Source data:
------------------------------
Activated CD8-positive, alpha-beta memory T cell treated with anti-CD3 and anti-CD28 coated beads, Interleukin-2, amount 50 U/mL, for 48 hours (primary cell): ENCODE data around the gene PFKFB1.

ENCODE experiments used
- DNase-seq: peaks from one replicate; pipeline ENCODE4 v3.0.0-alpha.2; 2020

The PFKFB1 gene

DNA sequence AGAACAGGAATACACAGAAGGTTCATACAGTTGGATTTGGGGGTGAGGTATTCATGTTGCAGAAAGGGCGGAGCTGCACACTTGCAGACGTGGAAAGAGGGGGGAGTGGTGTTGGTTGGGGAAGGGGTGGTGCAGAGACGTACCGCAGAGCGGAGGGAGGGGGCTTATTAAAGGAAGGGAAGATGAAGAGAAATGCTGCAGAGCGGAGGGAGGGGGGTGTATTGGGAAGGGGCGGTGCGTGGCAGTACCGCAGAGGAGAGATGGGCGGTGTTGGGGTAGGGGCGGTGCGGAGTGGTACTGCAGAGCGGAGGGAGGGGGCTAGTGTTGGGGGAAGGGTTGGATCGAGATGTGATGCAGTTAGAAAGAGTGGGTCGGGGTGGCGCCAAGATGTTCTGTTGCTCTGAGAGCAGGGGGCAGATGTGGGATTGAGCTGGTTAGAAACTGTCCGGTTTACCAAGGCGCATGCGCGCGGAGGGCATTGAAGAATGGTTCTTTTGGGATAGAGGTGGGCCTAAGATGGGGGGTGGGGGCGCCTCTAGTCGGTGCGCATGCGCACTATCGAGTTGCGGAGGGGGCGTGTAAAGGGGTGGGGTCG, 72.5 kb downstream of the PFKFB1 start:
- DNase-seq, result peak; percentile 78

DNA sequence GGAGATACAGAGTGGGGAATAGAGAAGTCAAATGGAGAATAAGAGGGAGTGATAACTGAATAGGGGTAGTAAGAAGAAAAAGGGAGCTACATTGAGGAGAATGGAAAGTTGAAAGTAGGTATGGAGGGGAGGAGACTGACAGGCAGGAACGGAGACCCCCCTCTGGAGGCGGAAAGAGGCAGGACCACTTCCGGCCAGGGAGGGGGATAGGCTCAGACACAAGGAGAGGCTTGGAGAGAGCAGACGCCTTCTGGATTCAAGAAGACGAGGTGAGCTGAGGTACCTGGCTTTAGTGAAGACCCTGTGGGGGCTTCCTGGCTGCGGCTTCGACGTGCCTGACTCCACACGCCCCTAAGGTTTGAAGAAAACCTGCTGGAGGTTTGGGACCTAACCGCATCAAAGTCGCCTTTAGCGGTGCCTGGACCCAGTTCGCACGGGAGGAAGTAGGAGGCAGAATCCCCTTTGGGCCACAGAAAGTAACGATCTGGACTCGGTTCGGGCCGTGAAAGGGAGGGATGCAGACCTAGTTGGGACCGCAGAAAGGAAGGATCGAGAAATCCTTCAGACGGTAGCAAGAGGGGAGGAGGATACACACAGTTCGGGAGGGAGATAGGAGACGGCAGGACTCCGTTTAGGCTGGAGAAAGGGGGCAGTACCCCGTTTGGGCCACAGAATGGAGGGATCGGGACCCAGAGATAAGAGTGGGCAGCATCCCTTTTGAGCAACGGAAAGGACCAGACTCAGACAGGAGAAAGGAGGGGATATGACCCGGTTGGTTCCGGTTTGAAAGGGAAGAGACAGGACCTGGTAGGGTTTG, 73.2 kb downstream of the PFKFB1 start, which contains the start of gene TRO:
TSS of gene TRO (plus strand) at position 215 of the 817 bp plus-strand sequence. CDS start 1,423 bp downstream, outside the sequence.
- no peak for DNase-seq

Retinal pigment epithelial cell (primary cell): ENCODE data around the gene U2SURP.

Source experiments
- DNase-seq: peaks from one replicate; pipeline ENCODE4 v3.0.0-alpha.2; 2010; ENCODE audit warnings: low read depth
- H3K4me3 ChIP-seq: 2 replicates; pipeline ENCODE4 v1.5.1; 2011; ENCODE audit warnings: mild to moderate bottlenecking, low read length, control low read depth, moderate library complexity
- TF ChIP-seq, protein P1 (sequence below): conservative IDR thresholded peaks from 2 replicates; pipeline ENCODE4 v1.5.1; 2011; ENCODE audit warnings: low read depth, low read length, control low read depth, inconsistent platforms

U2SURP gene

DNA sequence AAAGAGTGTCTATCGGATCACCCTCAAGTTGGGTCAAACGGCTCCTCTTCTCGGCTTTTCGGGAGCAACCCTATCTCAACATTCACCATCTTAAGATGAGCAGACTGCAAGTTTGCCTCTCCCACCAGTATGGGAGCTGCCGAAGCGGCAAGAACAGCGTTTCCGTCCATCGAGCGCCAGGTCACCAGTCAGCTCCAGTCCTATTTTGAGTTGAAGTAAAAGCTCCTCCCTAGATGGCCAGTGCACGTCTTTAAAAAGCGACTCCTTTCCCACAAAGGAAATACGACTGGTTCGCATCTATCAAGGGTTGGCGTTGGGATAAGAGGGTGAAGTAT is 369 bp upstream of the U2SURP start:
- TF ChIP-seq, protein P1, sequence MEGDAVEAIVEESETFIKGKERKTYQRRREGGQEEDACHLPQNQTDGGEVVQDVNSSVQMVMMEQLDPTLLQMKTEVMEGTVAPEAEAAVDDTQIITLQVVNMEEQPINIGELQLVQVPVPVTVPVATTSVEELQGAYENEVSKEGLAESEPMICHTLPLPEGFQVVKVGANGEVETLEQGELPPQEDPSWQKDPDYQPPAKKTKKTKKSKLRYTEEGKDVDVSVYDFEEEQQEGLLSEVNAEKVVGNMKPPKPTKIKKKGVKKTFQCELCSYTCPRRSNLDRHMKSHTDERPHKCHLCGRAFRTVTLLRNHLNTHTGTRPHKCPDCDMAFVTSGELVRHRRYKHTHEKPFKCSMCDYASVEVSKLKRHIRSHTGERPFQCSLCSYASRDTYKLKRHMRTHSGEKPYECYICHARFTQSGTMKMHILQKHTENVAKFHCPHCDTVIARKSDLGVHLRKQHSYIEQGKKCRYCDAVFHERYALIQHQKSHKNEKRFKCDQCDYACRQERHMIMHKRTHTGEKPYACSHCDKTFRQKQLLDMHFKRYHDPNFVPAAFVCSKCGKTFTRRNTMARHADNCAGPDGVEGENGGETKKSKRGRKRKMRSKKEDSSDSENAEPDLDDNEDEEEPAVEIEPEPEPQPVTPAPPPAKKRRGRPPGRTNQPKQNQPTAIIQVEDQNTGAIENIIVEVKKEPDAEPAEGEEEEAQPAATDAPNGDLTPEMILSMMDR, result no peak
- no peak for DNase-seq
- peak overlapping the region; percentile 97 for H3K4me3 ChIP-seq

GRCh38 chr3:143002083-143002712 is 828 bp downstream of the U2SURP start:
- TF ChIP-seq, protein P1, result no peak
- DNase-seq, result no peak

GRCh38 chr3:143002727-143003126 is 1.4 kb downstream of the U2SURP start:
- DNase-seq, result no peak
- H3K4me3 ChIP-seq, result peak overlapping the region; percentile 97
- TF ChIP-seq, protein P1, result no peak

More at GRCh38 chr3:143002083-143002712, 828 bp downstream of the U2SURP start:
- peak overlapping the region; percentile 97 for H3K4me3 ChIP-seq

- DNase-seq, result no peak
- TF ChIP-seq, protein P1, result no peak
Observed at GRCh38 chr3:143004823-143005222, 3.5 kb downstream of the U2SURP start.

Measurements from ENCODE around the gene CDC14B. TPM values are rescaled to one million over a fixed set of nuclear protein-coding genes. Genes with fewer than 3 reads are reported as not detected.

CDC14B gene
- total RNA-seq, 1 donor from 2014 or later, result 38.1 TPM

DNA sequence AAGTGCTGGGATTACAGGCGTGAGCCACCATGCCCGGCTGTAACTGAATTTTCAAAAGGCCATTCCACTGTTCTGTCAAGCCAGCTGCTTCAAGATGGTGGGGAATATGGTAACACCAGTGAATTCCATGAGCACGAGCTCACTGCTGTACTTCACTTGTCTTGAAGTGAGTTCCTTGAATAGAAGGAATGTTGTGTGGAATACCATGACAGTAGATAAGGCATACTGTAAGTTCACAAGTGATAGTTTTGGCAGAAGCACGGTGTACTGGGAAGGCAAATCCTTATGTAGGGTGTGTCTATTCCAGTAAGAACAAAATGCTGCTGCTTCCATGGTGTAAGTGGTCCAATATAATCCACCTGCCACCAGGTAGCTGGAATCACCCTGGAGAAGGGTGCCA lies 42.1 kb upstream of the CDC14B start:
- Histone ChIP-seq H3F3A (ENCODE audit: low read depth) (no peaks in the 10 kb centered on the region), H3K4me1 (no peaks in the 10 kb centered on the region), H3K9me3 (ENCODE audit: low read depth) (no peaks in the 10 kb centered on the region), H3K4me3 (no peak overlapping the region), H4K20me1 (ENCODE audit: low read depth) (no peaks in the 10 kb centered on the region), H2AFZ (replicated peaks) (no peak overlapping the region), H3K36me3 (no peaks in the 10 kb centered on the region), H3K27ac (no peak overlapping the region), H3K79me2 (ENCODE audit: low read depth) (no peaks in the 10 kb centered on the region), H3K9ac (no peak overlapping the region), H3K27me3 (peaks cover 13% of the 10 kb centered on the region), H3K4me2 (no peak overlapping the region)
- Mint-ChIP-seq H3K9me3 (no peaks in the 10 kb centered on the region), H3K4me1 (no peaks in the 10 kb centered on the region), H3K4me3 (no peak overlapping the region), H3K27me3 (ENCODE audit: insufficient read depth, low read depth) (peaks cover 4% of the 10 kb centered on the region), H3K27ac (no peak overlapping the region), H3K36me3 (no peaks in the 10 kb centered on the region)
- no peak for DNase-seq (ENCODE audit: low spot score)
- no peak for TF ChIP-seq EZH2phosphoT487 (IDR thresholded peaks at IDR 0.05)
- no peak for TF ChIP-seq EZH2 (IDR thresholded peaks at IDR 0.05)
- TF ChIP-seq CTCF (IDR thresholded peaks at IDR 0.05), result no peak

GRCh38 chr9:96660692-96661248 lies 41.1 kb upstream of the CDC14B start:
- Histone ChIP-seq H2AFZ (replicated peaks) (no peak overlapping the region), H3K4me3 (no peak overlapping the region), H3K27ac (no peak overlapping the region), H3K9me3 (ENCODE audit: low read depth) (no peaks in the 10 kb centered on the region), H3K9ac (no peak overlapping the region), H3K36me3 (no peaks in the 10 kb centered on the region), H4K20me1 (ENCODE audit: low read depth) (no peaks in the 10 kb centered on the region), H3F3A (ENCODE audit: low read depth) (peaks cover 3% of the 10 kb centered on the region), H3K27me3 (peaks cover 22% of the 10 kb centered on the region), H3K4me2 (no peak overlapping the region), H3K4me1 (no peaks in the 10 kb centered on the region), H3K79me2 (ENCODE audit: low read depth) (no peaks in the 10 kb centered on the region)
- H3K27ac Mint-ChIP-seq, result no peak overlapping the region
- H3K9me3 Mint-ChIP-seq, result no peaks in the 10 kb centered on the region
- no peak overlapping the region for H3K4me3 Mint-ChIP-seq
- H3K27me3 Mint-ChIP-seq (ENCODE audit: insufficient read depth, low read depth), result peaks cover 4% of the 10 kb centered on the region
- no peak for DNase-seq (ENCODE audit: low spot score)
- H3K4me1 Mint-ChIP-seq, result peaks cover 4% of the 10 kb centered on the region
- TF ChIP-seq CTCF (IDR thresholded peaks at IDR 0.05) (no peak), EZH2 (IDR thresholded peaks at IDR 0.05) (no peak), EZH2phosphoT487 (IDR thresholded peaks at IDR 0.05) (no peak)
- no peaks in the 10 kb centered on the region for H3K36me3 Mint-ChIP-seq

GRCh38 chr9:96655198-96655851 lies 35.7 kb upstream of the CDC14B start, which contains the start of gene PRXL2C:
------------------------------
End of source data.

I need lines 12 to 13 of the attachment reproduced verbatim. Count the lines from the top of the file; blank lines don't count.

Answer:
- DNase-seq: peaks from one replicate; pipeline ENCODE4 v3.0.0-alpha.2; 2010; ENCODE audit warnings: low read depth
- H3K4me3 ChIP-seq: 2 replicates; pipeline ENCODE4 v1.5.1; 2011; ENCODE audit warnings: mild to moderate bottlenecking, low read length, control low read depth, moderate library complexity